It’s not a clear-cut distinction, but basically if concern over food or eating habits are disrupting your ability to live the life you want, then it might be a disorder.
There is also a dedicated thread on the forum for discussing eating disorders;
Your description does not sound like a disorder to me. You are conscious about how you eat and how it affects your health, and you make decisions accordingly. Nothing necessarily disordered about that.
That’s not really a cool thing to put out there imo. I think its very personal what might or might not be considered disordered, and also “disordered” is a spectrum. The notion that someone might need to be at a certain level to be considered disordered is possibly harm causing.
My partner has made similar comments and depending on where I’m at emotionally, sometimes they hit differently. One time in particular led to some pretty serious introspection. No real words of wisdom here, just some solidarity. I know that with my partner’s comments about my potential eating disorder is just as much a reflection on their frustrations with food/weight gain/body image. It can’t help that they perpetually struggle and I’m relatively successful at hitting weight goals and making strength gains and whatnot. I try to just never talk about it, but that isn’t probably the totally best thing either. It’s a delicate, personal topic and in a relationship it involves a delicate balance of two people’s perceptions of themselves and each other.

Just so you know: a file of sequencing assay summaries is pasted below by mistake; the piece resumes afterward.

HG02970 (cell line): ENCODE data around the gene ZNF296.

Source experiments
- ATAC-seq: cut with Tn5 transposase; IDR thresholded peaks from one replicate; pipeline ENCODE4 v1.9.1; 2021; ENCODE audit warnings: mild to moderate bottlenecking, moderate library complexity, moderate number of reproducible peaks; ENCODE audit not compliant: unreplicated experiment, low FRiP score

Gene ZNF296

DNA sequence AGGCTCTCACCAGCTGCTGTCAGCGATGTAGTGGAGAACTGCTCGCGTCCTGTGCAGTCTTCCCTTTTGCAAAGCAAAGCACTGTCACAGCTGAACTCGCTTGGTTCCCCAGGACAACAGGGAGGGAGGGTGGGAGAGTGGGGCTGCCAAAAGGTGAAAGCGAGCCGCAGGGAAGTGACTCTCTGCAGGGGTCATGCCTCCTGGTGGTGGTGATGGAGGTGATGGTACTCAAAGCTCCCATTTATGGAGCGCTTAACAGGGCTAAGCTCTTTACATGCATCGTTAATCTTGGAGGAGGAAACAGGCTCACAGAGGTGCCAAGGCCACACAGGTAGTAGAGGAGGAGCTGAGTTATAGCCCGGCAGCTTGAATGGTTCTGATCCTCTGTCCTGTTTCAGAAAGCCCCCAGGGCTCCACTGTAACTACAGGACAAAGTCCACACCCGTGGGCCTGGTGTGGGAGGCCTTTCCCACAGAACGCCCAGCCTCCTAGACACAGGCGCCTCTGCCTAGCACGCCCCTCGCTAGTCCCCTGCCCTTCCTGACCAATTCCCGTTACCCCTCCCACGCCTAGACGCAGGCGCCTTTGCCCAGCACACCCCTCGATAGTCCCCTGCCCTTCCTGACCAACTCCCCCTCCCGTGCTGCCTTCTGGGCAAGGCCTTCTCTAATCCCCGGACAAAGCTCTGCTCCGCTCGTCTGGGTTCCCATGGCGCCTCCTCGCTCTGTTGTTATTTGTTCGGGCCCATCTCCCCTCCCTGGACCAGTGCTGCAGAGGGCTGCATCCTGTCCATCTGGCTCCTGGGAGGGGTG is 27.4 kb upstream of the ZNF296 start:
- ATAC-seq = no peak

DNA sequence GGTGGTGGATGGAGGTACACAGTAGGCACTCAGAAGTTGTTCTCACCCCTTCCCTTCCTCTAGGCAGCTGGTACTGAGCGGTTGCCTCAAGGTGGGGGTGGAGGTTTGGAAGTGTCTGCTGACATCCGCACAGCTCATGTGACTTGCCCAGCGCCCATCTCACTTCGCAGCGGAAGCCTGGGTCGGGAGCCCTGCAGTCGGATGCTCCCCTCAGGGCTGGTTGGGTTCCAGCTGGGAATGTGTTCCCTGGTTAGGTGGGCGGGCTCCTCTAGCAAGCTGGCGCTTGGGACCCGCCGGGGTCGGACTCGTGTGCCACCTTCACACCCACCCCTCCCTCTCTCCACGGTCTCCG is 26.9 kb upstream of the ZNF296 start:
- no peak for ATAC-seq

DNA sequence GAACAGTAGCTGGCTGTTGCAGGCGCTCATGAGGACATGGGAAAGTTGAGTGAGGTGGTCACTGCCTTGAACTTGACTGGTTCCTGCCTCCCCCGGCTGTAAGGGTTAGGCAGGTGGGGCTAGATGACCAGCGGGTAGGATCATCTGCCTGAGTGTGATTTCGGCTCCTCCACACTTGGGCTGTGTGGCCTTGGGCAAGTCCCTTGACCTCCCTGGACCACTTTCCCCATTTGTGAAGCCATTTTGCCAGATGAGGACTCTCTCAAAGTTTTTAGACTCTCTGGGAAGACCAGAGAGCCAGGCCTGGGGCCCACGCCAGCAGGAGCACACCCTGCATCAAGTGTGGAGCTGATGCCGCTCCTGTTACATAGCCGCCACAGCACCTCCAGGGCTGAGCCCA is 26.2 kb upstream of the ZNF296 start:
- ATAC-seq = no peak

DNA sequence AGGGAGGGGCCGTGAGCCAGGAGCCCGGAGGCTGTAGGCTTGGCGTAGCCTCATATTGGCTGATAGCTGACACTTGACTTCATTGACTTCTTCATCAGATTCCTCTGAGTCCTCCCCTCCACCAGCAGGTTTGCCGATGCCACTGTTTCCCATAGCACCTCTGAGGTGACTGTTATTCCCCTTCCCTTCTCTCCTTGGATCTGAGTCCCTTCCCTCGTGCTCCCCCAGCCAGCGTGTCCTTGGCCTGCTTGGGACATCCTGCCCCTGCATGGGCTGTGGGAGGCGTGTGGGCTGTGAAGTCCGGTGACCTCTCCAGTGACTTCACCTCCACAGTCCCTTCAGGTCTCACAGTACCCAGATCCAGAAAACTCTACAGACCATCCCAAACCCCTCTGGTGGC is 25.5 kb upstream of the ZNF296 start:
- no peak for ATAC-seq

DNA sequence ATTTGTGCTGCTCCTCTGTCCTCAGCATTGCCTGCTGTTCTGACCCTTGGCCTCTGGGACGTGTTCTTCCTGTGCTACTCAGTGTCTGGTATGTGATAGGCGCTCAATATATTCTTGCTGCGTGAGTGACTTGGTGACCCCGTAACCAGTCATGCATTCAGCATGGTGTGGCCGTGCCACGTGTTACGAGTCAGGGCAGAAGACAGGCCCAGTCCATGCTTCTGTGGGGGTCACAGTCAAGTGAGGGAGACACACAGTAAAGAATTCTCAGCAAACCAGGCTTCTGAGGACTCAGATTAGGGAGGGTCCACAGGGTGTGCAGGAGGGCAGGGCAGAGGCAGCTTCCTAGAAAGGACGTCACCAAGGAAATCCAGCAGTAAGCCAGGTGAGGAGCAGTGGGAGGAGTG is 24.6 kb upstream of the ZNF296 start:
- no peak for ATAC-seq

You can have a problem, but not satisfy all the criteria for a medically recognized disorder. I would take your partner’s comment very seriously.
If you think you may have a problem, try to find someone who is an expert in that matter. You can also have a look at the eating disorder thread and see how much you see yourself in the experiences of others. Remember you are not alone with your problems, talk with friends and family about it.
And rather than deal with the realities of that pandemic, we’ve created a body positivity movement which offers a double edged sword. Feeling good about yourself is AOK. Pretending that being over weight is physically healthy is harmful and goes against all the science.
So then you get into our world where we’re counting calories and obsessing about exercise (still a long cry from full blown exercise addiction for most of us, I’d guess) and someone from main stream western culture sees what we do, and they project their insecurities on us. Not to say I haven’t been deserving of criticism at times as I’ve certainly allowed my fascination with fitness to stray and negatively affect myself or others, but mostly it’s a healthy obsession.